After reviewing the fundamentals of navigation you will learn about the different navigational references that are available to you and will cover topics such as dead reckoning and estimated positions; how to take quality bearings and ranges; the different types of fixes and how to plot them; how to calculate set and drift; how to read and interpret tidal and current charts; how to keep and use a deck log, and much more.
The majority of cruisers who put a fair amount of miles in their wake each year are doing so coastally. And with good reason, the coasts of the world are beautiful places to explore under sail. But they are also fraught with navigational challenges and idiosyncrasies that can test even the most experienced skippers.
For many students a coastal passagemaking course is the perfect extension to what was learned in the previous cruising courses coupled with your own practical experience, whether it was bareboat chartering or cruising on your own boat. Where coastal passagemaking curriculums usually take it up a notch or two is by putting students in charge of a voyage that will take them into conditions they have likely never faced before. Whether that is navigating in fog, practicing crew overboard maneuvers and sail changes at night, or learning how to be a better leader in an offshore sailing environment, you’ll probably be outside your comfort zone—which is how you’ll learn.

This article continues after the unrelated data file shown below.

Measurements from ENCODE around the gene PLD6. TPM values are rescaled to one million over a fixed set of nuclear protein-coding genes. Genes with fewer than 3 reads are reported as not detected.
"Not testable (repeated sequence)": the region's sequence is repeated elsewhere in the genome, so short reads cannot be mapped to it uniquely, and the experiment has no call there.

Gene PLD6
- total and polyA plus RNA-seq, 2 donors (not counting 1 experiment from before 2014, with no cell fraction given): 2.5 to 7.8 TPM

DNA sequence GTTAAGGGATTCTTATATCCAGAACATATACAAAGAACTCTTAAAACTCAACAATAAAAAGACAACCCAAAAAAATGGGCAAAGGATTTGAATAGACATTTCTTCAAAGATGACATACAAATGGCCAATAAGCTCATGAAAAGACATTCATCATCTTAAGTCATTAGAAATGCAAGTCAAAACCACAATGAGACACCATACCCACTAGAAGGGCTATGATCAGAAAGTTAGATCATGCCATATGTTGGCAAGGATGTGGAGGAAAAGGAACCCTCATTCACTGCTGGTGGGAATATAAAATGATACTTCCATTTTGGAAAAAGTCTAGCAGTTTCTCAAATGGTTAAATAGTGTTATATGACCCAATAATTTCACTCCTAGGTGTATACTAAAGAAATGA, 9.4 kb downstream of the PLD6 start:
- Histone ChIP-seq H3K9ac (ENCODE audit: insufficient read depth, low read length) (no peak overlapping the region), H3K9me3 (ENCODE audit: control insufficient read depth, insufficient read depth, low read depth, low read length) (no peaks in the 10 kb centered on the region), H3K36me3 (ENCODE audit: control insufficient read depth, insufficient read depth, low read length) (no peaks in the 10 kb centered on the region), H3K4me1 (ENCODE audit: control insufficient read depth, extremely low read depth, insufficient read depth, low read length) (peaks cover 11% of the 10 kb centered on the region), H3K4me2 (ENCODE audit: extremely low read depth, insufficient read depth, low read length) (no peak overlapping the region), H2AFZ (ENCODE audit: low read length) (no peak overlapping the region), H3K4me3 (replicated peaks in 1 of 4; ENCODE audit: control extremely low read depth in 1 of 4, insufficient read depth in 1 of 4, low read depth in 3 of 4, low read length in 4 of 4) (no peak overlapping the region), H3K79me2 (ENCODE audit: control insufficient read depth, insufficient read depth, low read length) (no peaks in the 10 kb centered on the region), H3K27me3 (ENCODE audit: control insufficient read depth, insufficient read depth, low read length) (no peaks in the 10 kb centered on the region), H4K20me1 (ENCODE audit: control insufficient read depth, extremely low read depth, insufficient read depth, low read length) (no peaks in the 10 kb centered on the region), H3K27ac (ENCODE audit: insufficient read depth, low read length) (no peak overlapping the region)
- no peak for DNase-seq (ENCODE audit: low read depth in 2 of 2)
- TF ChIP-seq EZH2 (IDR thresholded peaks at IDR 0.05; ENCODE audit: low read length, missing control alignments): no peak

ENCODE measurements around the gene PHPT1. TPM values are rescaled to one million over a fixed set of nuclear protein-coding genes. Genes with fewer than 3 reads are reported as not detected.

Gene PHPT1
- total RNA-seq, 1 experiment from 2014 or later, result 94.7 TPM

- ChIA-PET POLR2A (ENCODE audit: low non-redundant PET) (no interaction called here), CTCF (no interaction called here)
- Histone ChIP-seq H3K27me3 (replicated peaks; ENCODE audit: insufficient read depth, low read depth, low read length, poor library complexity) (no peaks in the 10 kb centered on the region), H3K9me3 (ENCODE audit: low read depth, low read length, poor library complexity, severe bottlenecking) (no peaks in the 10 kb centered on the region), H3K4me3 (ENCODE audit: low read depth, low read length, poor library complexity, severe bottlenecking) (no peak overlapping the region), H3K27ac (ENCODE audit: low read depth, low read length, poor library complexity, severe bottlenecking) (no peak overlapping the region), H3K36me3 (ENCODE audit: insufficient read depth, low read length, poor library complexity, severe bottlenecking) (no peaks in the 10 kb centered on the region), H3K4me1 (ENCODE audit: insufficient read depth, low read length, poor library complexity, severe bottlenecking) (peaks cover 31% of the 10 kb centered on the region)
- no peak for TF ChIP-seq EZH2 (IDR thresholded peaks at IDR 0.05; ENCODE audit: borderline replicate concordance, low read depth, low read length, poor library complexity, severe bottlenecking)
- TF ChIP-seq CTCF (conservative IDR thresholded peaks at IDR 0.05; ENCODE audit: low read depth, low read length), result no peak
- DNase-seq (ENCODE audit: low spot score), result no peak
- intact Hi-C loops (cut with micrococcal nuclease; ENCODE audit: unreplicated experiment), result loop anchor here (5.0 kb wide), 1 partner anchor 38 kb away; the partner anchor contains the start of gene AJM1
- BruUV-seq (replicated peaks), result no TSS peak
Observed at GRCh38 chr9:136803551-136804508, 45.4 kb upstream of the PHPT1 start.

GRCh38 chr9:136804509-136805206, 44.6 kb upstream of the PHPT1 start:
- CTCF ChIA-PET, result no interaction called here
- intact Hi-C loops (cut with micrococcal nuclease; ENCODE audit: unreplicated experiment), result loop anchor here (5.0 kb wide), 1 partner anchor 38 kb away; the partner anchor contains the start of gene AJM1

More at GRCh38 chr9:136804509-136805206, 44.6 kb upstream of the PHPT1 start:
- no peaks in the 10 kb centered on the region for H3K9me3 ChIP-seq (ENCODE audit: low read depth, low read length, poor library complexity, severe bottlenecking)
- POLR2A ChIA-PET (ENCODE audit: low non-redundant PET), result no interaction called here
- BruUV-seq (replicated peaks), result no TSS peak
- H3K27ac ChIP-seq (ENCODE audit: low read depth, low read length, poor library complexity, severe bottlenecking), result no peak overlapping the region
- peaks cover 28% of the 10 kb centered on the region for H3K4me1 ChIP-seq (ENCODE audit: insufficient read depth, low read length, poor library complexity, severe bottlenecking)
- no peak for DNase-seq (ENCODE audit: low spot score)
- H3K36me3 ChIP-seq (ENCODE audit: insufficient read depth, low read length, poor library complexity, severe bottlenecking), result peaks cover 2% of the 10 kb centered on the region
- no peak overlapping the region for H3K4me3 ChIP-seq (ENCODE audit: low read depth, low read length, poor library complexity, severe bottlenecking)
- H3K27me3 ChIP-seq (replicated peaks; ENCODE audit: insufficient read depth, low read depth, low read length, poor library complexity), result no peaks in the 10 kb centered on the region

In coastal passagemaking, students will take what they’ve learned in coastal navigation and directly apply it to the planning and execution of navigating and piloting during every phase of the voyage. You’ll also work on skills including creating and maintaining a watch system; executing crew overboard maneuvers and handling other emergencies at sea; practicing various anchoring techniques; entering and leaving port in reduced visibility; reefing and changing sails, and more.
The thought of navigating with the heavens is a romantic notion that for many, unfortunately, is becoming a lost art. But if you are going to sail out of sight of land and across the world’s oceans, it is a good idea to learn the principals of how to use the sun, stars, planets and moon to help you find your way.
Just as a coastal navigation classroom course is bundled with a practical coastal passagemaking course, celestial navigation is often packaged with an ocean or offshore passagemaking experience. Typically taken over multiple days in a classroom setting, celestial navigation courses emphasize learning the theories and practical skills necessary to help you successfully create fixes on the boat with a qualified instructor during an offshore passagemaking course and beyond. There are also excellent celestial navigation courses that can be taken online and done in your own time at your own speed.